A system like this will seek a low energy state just as any real physical system would. The combination of the magnets repelling plus the springs attracting make the system spontaneously untangle and re-order. To stretch the analogy - the system is powered by virtual kinetic energy harvested from virtual potential energy as the system spontaneously tumbles down an imaginary energy gradient. The process stops when the system finally achieves the lowest energy state, which we have cunningly engineered to be both ordered and aesthetically pleasing.

It’s not magic it but it sometimes looks that way. The fascination of watching Force Directed Graphs gracefully disentangle themselves may well stem from the fact that real-life systems overwhelmingly tend not be ordered at low energy states. Disordered states so vastly outnumber ordered states that our evolutionary expectations assume that any non-living system’s low energy state will be disordered, and this is usually correct. However it is not true for Force Directed Graphs and so, as they spontaneously transition from disorder to order they create a strong illusion of purposeful behaviour, sometimes they seem almost eerily life-like.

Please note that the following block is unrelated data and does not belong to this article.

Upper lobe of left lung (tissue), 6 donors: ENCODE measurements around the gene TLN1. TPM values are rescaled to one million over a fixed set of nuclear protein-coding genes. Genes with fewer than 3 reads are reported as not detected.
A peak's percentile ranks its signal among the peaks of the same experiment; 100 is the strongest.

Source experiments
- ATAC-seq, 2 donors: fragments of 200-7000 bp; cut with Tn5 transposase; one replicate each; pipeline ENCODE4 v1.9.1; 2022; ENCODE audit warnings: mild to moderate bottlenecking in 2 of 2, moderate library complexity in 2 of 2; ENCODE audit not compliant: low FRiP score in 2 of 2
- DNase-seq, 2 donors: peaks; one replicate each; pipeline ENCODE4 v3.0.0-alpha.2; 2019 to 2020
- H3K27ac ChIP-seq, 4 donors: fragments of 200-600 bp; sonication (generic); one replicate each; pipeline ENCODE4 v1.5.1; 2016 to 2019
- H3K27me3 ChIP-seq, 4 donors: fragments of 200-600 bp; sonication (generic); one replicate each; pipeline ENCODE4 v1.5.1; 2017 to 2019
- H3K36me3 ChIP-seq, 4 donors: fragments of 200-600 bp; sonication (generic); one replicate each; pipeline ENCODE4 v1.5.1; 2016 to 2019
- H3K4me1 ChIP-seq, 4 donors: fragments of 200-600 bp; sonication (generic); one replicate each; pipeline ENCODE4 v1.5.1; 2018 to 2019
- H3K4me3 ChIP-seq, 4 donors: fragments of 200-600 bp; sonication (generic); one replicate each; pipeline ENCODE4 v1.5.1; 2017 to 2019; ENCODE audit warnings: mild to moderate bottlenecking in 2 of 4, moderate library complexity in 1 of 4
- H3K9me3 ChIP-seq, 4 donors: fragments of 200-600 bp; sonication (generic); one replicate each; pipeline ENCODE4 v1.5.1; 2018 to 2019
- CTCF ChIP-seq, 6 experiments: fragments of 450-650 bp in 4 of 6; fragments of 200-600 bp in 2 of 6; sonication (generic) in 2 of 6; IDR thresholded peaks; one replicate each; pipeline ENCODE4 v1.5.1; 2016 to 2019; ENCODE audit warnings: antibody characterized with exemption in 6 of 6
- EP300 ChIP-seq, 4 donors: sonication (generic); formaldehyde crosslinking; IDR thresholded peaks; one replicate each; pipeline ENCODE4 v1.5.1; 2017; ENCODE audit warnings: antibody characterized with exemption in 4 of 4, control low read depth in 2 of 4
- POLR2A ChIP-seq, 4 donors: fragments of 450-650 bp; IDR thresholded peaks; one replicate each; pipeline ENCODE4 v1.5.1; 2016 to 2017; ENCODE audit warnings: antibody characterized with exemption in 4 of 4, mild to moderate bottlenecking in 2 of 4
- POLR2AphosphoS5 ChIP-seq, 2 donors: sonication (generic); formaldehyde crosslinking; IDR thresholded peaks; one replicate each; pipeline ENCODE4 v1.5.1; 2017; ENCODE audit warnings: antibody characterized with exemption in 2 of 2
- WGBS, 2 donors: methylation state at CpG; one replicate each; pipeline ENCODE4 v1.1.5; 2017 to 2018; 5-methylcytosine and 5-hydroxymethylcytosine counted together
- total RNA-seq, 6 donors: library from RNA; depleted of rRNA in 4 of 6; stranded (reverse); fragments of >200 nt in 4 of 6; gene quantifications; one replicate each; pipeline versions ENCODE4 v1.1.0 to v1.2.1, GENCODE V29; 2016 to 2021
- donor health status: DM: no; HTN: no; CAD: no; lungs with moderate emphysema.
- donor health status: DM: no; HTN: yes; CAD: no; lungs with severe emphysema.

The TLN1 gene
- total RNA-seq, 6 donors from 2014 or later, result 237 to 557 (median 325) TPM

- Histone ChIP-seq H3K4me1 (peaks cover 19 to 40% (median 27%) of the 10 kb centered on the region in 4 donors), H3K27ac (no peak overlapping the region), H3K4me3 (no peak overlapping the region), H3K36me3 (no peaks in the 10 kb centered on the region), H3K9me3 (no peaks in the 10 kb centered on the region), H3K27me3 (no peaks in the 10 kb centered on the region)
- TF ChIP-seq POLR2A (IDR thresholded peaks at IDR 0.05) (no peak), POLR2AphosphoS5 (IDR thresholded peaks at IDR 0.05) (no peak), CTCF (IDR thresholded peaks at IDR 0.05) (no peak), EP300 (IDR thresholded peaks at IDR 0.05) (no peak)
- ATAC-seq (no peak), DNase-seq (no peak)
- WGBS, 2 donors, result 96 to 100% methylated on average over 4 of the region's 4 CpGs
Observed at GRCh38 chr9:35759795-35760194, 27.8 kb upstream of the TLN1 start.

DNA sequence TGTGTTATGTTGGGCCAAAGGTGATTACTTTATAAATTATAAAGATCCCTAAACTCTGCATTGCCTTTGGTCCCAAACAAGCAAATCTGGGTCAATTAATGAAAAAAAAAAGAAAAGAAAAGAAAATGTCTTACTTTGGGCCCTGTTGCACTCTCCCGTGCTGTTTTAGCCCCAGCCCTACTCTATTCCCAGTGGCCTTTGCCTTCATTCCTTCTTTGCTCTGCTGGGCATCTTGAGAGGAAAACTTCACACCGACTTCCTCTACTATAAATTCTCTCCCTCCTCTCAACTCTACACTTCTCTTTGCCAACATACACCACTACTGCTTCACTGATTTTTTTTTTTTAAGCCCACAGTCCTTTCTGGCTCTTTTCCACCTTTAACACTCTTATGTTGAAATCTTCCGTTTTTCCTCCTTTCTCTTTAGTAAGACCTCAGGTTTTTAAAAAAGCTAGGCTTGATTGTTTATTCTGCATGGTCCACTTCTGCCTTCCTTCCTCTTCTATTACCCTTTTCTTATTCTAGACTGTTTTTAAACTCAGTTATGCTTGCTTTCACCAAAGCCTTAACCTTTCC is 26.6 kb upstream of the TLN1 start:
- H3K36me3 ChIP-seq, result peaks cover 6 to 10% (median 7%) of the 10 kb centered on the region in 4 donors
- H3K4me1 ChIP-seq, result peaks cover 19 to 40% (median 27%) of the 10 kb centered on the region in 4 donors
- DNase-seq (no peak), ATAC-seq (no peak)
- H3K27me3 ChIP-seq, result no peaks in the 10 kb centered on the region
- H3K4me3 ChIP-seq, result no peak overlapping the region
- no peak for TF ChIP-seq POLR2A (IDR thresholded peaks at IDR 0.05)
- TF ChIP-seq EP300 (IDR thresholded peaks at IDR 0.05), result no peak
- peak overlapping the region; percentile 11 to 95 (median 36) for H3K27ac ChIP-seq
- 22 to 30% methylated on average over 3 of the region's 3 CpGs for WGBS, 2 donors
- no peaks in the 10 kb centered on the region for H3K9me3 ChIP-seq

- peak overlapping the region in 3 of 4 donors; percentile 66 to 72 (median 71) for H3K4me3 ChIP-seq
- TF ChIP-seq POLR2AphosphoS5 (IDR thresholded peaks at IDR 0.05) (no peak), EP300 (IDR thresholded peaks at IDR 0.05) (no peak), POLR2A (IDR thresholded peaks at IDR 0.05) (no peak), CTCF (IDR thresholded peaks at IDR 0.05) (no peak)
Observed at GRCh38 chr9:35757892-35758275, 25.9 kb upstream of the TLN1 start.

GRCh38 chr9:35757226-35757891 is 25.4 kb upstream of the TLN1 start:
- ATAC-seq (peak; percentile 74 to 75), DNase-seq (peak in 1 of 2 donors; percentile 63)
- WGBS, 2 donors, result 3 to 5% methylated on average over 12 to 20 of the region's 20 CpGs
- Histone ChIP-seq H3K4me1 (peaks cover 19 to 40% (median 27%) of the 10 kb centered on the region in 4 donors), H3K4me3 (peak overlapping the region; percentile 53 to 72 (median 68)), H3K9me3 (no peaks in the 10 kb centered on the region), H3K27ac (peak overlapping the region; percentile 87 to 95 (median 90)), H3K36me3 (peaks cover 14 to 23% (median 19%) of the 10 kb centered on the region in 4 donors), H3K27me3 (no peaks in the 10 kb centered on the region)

A Force Directed Graph is therefore a computer representation of an edge-case physical system. It models a system of repulsor-nodes and springy-links with the final shape of the optimally ordered pattern being determined by the interconnections and the precise balance of the opposing forces of attraction and repulsion.

And finally, don't forget to take a look at the exciting electromagnetic flocking system Electro-Flock: Modelling Flocks using Simple Electro-Magnetism.